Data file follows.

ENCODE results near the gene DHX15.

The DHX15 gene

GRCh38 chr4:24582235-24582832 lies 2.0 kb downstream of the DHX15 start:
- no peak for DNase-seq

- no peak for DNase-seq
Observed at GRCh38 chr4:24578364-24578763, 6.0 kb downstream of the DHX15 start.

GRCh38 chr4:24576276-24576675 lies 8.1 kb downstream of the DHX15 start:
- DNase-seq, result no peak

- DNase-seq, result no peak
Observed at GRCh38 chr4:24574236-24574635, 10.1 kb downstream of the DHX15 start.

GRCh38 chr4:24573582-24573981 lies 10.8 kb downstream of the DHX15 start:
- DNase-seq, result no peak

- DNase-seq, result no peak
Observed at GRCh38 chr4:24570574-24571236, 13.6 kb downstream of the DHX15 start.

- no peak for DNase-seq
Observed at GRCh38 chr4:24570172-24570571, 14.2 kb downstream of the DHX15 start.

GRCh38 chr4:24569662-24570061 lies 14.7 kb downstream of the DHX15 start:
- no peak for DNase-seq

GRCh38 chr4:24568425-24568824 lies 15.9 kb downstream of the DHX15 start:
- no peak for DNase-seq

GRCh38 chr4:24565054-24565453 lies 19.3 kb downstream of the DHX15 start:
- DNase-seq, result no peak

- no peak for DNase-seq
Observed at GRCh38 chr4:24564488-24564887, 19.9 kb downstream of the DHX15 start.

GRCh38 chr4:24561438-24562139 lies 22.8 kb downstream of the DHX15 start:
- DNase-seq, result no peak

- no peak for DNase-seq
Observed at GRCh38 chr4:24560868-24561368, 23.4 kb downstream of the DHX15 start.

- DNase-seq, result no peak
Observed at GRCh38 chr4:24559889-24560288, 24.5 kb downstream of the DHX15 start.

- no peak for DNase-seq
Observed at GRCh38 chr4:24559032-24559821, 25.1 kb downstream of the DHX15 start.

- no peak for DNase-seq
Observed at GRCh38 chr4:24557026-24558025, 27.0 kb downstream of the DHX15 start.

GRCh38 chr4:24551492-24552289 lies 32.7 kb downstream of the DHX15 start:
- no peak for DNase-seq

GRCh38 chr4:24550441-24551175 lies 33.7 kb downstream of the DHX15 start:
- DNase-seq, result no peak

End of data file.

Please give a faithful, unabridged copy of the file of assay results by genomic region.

ENCODE results near the gene DHX15.

The DHX15 gene

GRCh38 chr4:24582235-24582832 lies 2.0 kb downstream of the DHX15 start:
- no peak for DNase-seq

- no peak for DNase-seq
Observed at GRCh38 chr4:24578364-24578763, 6.0 kb downstream of the DHX15 start.

GRCh38 chr4:24576276-24576675 lies 8.1 kb downstream of the DHX15 start:
- DNase-seq, result no peak

- DNase-seq, result no peak
Observed at GRCh38 chr4:24574236-24574635, 10.1 kb downstream of the DHX15 start.

GRCh38 chr4:24573582-24573981 lies 10.8 kb downstream of the DHX15 start:
- DNase-seq, result no peak

- DNase-seq, result no peak
Observed at GRCh38 chr4:24570574-24571236, 13.6 kb downstream of the DHX15 start.

- no peak for DNase-seq
Observed at GRCh38 chr4:24570172-24570571, 14.2 kb downstream of the DHX15 start.

GRCh38 chr4:24569662-24570061 lies 14.7 kb downstream of the DHX15 start:
- no peak for DNase-seq

GRCh38 chr4:24568425-24568824 lies 15.9 kb downstream of the DHX15 start:
- no peak for DNase-seq

GRCh38 chr4:24565054-24565453 lies 19.3 kb downstream of the DHX15 start:
- DNase-seq, result no peak

- no peak for DNase-seq
Observed at GRCh38 chr4:24564488-24564887, 19.9 kb downstream of the DHX15 start.

GRCh38 chr4:24561438-24562139 lies 22.8 kb downstream of the DHX15 start:
- DNase-seq, result no peak

- no peak for DNase-seq
Observed at GRCh38 chr4:24560868-24561368, 23.4 kb downstream of the DHX15 start.

- DNase-seq, result no peak
Observed at GRCh38 chr4:24559889-24560288, 24.5 kb downstream of the DHX15 start.

- no peak for DNase-seq
Observed at GRCh38 chr4:24559032-24559821, 25.1 kb downstream of the DHX15 start.

- no peak for DNase-seq
Observed at GRCh38 chr4:24557026-24558025, 27.0 kb downstream of the DHX15 start.

GRCh38 chr4:24551492-24552289 lies 32.7 kb downstream of the DHX15 start:
- no peak for DNase-seq

GRCh38 chr4:24550441-24551175 lies 33.7 kb downstream of the DHX15 start:
- DNase-seq, result no peak